Wrongful Termination


California presumes that the employment relationship is “at will” which in effect means that unless you have a contract that states otherwise (e.g. belong to a union with a Collective Bargaining Agreement) your employment may be terminated for any lawful reason, or for no reason, by your employer.  See Cal. Labor Code section 2922.  The “at will” presumption is not accidental.  It reflects a deliberate and quite Victorian view of the world.  The theory goes that society a whole prospers when labor markets are flexible.  Therefore, employers must be free to shed workers in downturns and hire them in upturns.  The increasing gap between the very rich and everyone else seems to make this notion suspect.  At the very least, however, one would think that there must be dozens of academic studies that have empirically validated the premise that “at will” employment leads to greater job creation and a more efficient labor force.  Surprisingly, there are no academic studies of any kind that show “at will” employment leads to greater economic growth and/or efficiency than employment with job protection.

Many of the EU countries have employment policies in which an employee cannot be fired after a given period of employment without a showing of “good cause” in a full round of trial like hearings.  (In the U.S. the closest example may be unionized teachers or other Civil Service employees who enjoy much greater protections than the rest of us.)  Britain’s coalition Government recently sought to reduce the job protections that apply in that country.  Before acting, Parliament commissioned an exhaustive study, called the “Beechcroft Review” whose goal was to collect and collate academic studies from around the world.  The Report would show conclusively the effect that “at will” employment had on economic activity and job creation when compared to the more regulated economies of the Continent.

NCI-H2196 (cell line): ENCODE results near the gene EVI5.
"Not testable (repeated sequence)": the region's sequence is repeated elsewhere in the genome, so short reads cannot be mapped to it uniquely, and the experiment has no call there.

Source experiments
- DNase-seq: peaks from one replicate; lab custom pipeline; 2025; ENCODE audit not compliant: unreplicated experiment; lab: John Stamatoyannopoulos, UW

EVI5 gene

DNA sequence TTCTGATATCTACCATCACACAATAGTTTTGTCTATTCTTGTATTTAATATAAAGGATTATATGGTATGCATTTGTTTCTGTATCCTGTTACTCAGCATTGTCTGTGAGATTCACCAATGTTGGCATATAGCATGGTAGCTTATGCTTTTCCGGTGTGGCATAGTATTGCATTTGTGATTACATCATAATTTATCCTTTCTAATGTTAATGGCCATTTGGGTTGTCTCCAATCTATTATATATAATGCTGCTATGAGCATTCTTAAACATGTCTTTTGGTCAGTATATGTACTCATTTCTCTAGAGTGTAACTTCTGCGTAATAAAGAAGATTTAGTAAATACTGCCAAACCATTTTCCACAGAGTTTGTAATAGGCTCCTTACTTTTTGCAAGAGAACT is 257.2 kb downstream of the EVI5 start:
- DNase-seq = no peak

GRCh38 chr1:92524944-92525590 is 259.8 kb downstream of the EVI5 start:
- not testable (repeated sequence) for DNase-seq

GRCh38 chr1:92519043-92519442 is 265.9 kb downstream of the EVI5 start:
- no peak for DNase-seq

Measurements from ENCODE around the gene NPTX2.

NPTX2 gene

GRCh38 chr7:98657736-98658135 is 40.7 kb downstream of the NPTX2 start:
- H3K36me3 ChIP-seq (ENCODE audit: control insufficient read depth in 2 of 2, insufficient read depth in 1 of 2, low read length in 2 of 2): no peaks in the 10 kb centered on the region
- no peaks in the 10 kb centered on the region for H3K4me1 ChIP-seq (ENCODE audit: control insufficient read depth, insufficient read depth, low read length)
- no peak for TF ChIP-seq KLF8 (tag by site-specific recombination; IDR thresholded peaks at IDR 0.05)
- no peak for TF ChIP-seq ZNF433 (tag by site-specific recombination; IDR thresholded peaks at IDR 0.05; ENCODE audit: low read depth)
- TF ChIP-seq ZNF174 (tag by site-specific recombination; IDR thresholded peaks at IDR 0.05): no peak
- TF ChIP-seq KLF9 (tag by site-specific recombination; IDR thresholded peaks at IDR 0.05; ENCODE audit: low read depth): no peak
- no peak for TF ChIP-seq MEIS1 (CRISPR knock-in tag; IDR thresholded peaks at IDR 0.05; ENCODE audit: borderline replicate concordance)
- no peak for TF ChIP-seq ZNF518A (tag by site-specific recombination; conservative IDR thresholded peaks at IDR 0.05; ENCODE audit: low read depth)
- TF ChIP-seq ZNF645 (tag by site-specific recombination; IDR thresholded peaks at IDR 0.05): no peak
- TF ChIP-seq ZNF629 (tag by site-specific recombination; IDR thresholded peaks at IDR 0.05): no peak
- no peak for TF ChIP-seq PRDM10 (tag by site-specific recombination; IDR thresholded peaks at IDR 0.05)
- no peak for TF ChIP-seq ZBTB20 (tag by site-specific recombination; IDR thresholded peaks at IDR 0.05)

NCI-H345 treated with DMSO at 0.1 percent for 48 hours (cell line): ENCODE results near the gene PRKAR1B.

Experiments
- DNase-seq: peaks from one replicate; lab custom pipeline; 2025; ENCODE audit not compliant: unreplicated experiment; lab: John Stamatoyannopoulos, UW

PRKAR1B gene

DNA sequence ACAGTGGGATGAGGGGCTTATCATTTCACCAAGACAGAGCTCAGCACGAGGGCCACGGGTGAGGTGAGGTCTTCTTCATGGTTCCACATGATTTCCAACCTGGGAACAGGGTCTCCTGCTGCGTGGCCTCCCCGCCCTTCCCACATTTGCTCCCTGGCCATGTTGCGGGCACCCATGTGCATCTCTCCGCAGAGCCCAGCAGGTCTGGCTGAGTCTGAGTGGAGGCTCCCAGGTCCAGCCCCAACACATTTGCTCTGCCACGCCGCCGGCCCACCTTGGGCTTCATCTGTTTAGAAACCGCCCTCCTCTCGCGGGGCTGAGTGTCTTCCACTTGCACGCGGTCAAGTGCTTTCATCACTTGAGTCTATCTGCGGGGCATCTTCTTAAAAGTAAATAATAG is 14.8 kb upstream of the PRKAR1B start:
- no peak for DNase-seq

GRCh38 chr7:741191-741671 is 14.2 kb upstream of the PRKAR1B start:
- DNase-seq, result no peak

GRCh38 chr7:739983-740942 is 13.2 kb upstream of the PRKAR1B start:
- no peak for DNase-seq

Everybody expected a definitive, massive report detailing the negative effects of job protections on market economies.  Instead, the report, weighing in at 15 pages, meekly concluded that there is no data available that shows any benefit at all to an “at will” employment policy.  The BBC put up a great pod on the issue at: http://www.bbc.co.uk/programmes/b01hxtmp.  The hosts interviewed leading academics from around the world for their view on the benefits of “at will” employment.  The conclusion?  There is likely no benefit at all given the corresponding cost of sudden and severe unemployment.  Simply put, there is no proven benefit to “at will” employment and every reason to believe that it does more harm than good to a society as a whole.

California Employment Law: News You Can Use